Wednesday, November 21, 2012

There are lots of ways to earn money online, indeed. Google adsense is one of the most famous and preferable way to earn money online through blog posting and article writing. Many bloggers found out that it's really effective and help them to earn extra cash from their intellectual work.

What I am going to explain here is the other way of earning, other way that you have never heard before or maybe something new to you. It is on how you can earn through your emails!

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Earnmailer is one of the best sites where you can place ads as your signature in every email that you are making. So if you are always making and sending emails to your friends and contacts, you can have a very big chance to earn more.

But wait, there's more! Your earnings can also convert to mobile load where you can use to call or send text messages.
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Check out and make your account here!-->
And start monetizing your emails.

A blog post from Justin Torres

Thursday, November 15, 2012

The #Amalayer fever!

The #Amalayer hashtag is still getting viral since the last time I opened my Twitter account.
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I also noticed the continuous spreading of comments, negative reactions and video parody. 

Just like this...

I just also found out that, Paula Salvosa (the Amalayer girl), was one of the auditionee of MYX vj search this year. And her video having an interview for the next VJ of MYX goes viral also.
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Seriously, what happened to our society?
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Found this photo here

Thursday, October 11, 2012

Aquino backs cyberlaw; open to amendments

President Benigno Aquino III, Aquino, Panot, Aquino panot, Noynoy Aquino, Cyber Crime Law, CyberCrime Law in the Philippines 

CITY OF SAN FERNANDO, Philippines—President Benigno Aquino III on Friday defended a new cybercrime law amid a storm of protests from defenders of freedom of expression and opponents of libel as a criminal offense.
Mr. Aquino specifically backed one of the most controversial elements of the cybercrime law, which mandates that people who post defamatory comments online be given much longer jail sentences than those who commit libel in traditional media.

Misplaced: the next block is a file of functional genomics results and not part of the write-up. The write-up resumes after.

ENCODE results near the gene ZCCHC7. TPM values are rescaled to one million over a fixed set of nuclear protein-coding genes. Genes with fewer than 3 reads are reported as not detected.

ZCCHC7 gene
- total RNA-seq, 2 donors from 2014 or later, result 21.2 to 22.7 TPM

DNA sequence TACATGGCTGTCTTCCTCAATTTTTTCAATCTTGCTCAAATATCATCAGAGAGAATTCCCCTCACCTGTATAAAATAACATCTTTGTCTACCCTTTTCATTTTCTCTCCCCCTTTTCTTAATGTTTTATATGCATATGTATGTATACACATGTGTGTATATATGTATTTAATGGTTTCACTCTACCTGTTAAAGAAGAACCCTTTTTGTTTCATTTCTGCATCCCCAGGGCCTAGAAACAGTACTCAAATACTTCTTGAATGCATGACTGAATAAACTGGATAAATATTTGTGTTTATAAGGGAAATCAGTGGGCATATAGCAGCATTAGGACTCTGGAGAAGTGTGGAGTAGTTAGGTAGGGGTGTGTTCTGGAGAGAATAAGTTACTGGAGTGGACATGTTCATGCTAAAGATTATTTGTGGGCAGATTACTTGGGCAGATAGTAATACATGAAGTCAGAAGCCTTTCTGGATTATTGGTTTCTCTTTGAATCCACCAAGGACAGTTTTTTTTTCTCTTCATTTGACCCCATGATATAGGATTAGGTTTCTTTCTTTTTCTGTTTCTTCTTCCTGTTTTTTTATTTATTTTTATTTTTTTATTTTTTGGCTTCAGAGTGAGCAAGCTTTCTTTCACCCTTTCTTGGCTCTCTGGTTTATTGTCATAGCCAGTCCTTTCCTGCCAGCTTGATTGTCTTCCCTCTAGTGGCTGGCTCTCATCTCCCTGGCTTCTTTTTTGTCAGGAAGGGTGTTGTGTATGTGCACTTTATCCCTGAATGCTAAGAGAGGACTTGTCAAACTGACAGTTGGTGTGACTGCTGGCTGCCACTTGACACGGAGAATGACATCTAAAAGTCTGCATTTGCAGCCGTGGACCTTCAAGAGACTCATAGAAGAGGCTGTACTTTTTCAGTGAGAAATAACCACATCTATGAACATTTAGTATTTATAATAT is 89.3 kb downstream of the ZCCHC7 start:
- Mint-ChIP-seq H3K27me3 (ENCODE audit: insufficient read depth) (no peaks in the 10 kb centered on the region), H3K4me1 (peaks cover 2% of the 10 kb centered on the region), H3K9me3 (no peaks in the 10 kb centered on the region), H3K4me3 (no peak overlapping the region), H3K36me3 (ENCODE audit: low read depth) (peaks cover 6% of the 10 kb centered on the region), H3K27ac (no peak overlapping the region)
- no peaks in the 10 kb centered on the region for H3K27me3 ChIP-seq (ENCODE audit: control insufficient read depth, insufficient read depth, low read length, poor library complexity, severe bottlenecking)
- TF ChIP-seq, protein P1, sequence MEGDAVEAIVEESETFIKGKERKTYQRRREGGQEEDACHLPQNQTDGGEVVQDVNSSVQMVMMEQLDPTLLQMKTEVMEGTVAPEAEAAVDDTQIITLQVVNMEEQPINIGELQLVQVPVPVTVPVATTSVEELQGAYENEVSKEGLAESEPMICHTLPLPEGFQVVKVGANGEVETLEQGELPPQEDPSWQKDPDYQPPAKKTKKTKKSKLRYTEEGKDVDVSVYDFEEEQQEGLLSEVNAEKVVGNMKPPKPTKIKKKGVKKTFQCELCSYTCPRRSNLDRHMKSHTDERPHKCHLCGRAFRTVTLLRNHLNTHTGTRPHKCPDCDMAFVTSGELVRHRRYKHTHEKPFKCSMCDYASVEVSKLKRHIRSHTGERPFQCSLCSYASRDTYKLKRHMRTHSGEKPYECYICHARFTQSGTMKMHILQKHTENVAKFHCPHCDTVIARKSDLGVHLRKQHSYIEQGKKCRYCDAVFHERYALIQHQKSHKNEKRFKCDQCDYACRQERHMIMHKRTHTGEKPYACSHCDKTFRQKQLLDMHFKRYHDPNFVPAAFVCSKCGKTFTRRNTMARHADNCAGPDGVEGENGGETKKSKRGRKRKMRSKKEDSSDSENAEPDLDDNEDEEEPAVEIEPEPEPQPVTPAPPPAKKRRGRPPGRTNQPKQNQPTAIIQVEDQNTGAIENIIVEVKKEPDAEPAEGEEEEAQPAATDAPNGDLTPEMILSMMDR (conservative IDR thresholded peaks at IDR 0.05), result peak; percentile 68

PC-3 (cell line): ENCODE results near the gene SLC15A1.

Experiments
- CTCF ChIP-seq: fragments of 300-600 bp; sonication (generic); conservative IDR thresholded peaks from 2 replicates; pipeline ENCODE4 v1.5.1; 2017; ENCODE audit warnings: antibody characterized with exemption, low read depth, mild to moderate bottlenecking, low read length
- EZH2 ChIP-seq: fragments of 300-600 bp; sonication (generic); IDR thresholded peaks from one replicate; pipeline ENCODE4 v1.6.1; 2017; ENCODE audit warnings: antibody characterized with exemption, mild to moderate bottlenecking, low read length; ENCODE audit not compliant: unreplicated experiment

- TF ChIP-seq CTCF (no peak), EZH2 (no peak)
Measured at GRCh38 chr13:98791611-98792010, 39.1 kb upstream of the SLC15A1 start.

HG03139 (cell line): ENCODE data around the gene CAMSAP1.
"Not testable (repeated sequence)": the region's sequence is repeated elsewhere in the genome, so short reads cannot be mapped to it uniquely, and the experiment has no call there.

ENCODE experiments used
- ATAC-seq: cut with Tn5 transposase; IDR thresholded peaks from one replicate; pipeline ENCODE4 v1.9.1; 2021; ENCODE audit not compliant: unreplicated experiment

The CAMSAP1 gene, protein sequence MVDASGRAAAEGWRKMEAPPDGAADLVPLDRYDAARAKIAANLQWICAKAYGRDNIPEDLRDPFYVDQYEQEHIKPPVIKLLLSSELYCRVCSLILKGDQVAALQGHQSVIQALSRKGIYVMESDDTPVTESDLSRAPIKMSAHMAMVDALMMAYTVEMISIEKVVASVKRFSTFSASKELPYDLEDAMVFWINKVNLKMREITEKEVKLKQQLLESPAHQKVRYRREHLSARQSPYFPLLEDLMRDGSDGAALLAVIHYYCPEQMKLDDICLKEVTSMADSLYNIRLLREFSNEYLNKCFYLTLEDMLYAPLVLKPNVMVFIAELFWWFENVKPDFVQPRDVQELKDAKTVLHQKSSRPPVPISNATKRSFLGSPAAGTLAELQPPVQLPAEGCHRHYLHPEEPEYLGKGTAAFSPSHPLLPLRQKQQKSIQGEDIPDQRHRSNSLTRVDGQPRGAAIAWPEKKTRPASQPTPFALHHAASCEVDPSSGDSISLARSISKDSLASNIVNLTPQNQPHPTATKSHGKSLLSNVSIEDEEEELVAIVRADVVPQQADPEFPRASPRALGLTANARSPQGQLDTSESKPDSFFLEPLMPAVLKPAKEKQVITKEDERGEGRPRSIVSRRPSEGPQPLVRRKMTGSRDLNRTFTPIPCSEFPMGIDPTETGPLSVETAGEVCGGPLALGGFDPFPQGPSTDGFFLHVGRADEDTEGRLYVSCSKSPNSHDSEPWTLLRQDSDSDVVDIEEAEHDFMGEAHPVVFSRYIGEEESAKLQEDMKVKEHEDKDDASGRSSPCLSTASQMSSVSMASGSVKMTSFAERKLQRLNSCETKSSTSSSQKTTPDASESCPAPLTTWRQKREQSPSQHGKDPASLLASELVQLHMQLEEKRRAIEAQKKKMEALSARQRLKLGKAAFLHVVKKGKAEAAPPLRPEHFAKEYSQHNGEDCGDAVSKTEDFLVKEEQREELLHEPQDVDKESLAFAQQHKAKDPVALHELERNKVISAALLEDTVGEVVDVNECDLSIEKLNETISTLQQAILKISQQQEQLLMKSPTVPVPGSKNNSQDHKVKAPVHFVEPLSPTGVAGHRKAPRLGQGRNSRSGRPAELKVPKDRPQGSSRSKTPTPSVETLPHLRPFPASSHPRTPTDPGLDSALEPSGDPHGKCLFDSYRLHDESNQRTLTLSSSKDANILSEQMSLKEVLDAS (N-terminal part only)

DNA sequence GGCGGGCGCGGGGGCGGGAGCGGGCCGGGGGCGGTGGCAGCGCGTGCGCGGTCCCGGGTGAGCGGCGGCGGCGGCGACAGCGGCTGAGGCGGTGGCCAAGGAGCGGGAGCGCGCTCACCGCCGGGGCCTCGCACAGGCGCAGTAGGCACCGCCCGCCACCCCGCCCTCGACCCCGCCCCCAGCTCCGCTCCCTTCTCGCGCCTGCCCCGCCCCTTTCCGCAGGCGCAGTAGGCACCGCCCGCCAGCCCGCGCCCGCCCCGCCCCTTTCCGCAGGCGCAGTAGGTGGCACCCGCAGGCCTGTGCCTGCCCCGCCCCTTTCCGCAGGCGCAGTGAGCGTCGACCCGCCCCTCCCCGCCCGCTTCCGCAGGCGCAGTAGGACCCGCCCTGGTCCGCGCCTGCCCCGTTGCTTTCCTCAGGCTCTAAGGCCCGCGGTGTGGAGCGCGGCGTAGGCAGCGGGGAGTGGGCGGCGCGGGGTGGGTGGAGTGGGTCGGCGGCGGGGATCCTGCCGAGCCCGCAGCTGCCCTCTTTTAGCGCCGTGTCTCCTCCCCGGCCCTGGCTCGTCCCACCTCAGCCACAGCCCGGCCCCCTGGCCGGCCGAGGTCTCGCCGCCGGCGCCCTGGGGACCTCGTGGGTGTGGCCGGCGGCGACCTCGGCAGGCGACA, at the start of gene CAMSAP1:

“I do not agree that it [the provision on libel] should be removed,” Mr. Aquino said. “If you say something libelous [on] the Internet, then it is still libelous …. no matter what the format.”
Another controversial element of the law, which went into effect on Wednesday, allows the government to monitor online activities, such as e-mail, video chats and instant messaging, without a warrant.
The government can also now close down websites it deems to be involved in criminal activities without a warrant.
Human rights groups, media organizations and netizens have voiced their outrage at the new law, with some saying it echoes the curbs on freedoms imposed by dictator Ferdinand Marcos in the 1970s.
Local social media have been vocal with protests this week, while hackers have attacked government websites, and 11 petitions have been filed in the Supreme Court asking the tribunal to overturn parts of the law that infringe on freedoms.
The Philippine Bar Association (PBA) brought the 11th petition on Friday, asking the Supreme Court to void six such sections of the Cybercrime Prevention Act.
Lawmakers are considering amending the law to rid it of the controversial provisions. But so long as they haven’t done so, President Aquino wants the portion penalizing online libel to stay.
Speaking to reporters after the induction of 1,000 local leaders of the ruling Liberal Party at Heroes Hall here, Mr. Aquino said the executive department had to enforce the new law otherwise he risked impeachment.